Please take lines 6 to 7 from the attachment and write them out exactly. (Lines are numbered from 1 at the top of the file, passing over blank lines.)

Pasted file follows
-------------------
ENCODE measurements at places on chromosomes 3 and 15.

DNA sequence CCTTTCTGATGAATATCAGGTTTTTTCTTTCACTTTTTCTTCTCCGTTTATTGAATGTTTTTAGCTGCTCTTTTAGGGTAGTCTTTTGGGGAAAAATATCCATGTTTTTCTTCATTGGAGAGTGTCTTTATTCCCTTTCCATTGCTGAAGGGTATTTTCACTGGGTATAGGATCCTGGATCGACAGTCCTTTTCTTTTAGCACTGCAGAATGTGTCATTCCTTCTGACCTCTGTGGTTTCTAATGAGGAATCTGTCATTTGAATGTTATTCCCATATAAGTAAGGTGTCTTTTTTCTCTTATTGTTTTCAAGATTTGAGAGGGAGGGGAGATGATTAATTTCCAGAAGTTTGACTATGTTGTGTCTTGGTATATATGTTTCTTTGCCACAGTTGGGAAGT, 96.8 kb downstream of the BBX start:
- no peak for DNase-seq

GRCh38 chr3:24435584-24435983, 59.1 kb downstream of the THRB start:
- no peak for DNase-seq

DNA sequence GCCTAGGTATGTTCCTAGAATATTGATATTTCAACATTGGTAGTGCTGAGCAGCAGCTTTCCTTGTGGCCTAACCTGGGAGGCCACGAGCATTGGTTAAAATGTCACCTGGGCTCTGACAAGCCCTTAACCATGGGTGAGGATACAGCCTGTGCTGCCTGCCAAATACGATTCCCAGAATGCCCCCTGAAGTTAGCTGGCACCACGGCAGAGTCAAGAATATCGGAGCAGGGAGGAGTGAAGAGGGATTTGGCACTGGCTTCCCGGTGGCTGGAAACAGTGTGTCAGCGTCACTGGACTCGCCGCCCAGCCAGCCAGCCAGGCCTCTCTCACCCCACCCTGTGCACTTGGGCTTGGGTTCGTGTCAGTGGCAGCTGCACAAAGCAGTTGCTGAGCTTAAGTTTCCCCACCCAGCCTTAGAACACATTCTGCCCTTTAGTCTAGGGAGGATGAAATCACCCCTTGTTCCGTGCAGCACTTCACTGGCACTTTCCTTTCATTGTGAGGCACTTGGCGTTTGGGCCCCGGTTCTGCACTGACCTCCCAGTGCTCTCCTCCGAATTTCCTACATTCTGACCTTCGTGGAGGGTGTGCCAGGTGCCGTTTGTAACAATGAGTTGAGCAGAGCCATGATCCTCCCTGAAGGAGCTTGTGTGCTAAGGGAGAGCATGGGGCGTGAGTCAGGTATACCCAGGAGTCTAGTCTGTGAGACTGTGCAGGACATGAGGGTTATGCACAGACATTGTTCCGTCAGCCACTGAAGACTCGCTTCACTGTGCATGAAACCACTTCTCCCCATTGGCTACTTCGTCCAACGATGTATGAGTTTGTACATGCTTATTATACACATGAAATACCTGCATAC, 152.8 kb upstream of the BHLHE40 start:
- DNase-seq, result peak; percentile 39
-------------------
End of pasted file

DNA sequence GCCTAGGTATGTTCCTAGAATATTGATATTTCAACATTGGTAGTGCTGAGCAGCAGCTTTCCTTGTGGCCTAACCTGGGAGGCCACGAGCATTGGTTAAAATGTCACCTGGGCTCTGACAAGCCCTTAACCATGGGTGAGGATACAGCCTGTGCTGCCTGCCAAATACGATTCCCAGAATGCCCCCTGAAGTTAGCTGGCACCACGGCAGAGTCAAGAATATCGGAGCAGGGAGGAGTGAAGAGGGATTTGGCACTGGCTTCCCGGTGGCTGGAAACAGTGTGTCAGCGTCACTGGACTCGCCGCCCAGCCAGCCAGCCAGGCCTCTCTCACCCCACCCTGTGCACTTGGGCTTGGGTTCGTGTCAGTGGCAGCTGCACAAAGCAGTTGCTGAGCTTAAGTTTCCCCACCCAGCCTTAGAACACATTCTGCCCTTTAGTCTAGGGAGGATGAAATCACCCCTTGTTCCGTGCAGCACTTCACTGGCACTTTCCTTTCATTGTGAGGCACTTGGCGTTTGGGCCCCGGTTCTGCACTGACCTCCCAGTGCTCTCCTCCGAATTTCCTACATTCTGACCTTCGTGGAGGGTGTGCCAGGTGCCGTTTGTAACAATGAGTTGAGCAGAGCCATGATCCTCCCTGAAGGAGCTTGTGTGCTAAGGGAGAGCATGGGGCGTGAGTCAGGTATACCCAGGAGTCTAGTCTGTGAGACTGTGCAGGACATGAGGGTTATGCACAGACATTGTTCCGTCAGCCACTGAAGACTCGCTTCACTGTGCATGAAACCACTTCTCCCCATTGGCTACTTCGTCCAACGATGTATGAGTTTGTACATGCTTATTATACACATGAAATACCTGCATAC, 152.8 kb upstream of the BHLHE40 start:
- DNase-seq, result peak; percentile 39